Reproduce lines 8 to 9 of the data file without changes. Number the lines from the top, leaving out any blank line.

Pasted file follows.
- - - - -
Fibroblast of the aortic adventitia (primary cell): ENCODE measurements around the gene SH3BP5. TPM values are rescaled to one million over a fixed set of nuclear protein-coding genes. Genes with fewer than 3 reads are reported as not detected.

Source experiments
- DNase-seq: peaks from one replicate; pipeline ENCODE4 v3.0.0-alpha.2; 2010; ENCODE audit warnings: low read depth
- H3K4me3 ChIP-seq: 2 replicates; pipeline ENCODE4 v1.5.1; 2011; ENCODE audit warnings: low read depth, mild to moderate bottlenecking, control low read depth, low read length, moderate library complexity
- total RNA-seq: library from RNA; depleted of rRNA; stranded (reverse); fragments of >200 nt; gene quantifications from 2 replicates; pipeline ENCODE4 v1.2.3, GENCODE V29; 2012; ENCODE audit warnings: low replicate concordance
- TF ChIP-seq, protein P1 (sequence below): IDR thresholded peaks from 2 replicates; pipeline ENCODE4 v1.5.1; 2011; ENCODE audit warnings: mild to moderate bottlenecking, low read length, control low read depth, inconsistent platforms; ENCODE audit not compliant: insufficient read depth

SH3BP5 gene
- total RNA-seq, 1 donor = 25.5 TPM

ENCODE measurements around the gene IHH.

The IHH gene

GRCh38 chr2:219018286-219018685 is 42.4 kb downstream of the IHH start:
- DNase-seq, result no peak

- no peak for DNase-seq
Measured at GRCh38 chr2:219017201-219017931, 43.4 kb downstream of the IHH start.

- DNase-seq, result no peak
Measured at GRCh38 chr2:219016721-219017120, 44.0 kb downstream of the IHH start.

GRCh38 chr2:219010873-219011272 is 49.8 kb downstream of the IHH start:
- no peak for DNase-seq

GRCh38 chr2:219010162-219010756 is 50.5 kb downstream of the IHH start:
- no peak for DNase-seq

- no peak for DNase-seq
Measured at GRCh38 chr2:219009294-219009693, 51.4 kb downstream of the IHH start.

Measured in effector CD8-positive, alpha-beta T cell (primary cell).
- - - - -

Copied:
- total RNA-seq, 1 donor = 25.5 TPM

ENCODE measurements around the gene IHH.